In Table 1, our EM and Milstein approximations of this example were evaluated for 10,000 sample paths for \(N=2^{9},2^{10},2^{11},2^{12}\) and 213 over \([0,1]\) to estimate \(E[X(1)]\approx\frac{1}{10\text{,}000}\sum_{i=1}^{10\text{,}000}{X_{N}^{i}}\), where \({X_{N}^{i}}\) is the estimate of X at the end time \(T=1\) for the ith sample path using N subinterval.

Table 1 Estimation values for Euler-Maruyama and Milstein methods

In Table 2, the mean square error values

$$E \bigl\vert X(1)-X_{N} \bigr\vert ^{2} \approx \frac{1}{10\text{,}000}\sum_{i=1}^{10\text{,}000} \bigl\vert X^{i}(1)-X_{N}^{i} \bigr\vert ^{2} $$

are calculated with the EM and Milstein methods for each value of N, where \({X_{N}^{i}}\) is the estimate of X at the end time \(T=1\) for the ith sample path using N subinterval.

Table 2 Calculated mean square errors for Euler-Maruyama and Milstein methods

Upper left and lower left graphs show that the exact solution of (23) \(X{\mathit{exact}}_{\mathit{mean}}\) holds average of exact solution which is plotted as blue asterisks connected with dashed lines. \(X_{\mathit{exact}}\) keeps exact solutions of (23) along individual paths on the interval \([0,1]\).

In Figure 1, the exact solution and the EM approximation are plotted for 10,000 sample paths along 50 individual paths on the interval \([0,1]\). \(X_{\mathit{mean}}\) holds average of the EM solution, which is plotted as blue asterisks connected with dashed lines; \(X_{EM}\) keeps EM approximations, which is plotted as red straight lines.

Figure 1

Exact solution and EM simulation averaged over 10,000 discretized sample paths along 50 individual paths for \(\pmb{N=2^{10}}\) .

In Figure 2, the exact solution and the Milstein approximation are plotted for 10,000 sample paths and along 50 individual paths on the interval \([0,1]\). \(X\mathit{milstein}_{\mathit{mean}}\) holds average of the Milstein solution, which is plotted as blue asterisks connected with dashed lines. Xmilstein keeps Milstein approximations, which is plotted as red straight lines.

Figure 2

Exact solution and Milstein simulation averaged over 10,000 discretized sample paths along 50 individual paths for \(\pmb{N=2^{10}}\) .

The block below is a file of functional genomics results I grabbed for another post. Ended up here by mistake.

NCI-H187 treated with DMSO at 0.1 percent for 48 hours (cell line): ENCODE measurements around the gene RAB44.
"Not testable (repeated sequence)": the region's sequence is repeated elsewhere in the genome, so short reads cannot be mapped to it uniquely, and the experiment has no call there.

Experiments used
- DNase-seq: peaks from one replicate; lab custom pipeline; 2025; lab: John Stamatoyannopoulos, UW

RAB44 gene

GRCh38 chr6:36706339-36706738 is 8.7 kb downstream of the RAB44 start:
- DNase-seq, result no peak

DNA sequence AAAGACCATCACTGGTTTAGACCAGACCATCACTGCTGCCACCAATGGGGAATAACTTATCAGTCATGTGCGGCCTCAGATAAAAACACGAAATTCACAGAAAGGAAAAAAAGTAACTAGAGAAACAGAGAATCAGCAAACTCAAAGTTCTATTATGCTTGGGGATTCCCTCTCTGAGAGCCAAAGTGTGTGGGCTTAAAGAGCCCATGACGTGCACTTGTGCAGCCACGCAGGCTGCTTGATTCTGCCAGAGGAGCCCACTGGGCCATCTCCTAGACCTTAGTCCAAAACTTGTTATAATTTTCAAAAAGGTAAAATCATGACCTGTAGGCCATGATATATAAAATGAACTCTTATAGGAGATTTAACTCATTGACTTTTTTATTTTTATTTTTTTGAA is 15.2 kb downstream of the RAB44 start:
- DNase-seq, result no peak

In Figure 3, exact solution, EM and Milstein approximations are plotted on the same graph. The first graph is plotted for \(N=2^{9}\) subintervals, and the second one is plotted for \(N=2^{13}\) subintervals. \(X_{EM}\) denotes EM approximation, \(X_{\mathit{Milstein}}\) denotes Milstein approximation and \(X_{\mathit{exact}}\) denotes exact solution, which are plotted as blue, yellow and red straight lines, respectively.

Figure 3

EM, Milstein approximation and exact solution for one sample paths and \(\pmb{2^{9}}\) , \(\pmb{2^{13}}\) discretization, respectively.

In Figure 4, the error functions are plotted on the same graph, for EM approximations, Milstein approximations and difference between EM and Milstein approximations for each stepsize. \(X\mathit{exact}-X\mathit{EM}\), \(X\mathit{exact}-X\mathit{milstein}\) denote error function of EM and Milstein approximations in each stepsize, which is plotted as aqua and blue straight lines, respectively. \(X\mathit{milstein}-X\mathit{EM}\) means the difference between EM and Milstein approximations, which is plotted as red straight lines. Finally, we say from our graphs that, if we minimize the stepsize dt (thus maximize N) because of \(dt=1/N\), we obtain more closed approximation to exact solution with the Milstein method compared with the Euler-Maruyama method.

Figure 4

Error function between EM, Milstein approximation and exact solution for one sample paths and \(\pmb{2^{9}}\) , \(\pmb{2^{13}}\) discretization, respectively.


In this paper we have studied the Euler and Milstein schemes which are obtained from the truncated Ito-Taylor expansion already proposed in [7]. Then we implemented these schemes to a nonlinear stochastic differential equation for comparing the EM and Milstein methods to each other while illustrating efficiency. Moreover, we calculated estimation values for Euler-Maruyama and Milstein methods so as to analyze similarities between the exact solution and numerical approximations. Then we investigated approximations for 29, 210, 211, 212 and 213 discretization in the interval \([0,1]\) with 10,000 different sample paths. According to our results, we can say that when the discretization value N is increasing, numerical solutions achieved from Euler-Maruyama and Milstein schemes are close to exact solution, and our results in the tables show that the Milstein method is more effective than the Euler-Maruyama method.


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The authors would like to thank the referee for his valuable comments and suggestions which improved the paper into its present form.

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Correspondence to Mustafa Bayram.

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Bayram, M., Partal, T. & Orucova Buyukoz, G. Numerical methods for simulation of stochastic differential equations. Adv Differ Equ 2018, 17 (2018) doi:10.1186/s13662-018-1466-5

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  • stochastic differential equations
  • Monte Carlo methods
  • Euler-Maruyama method
  • Milstein method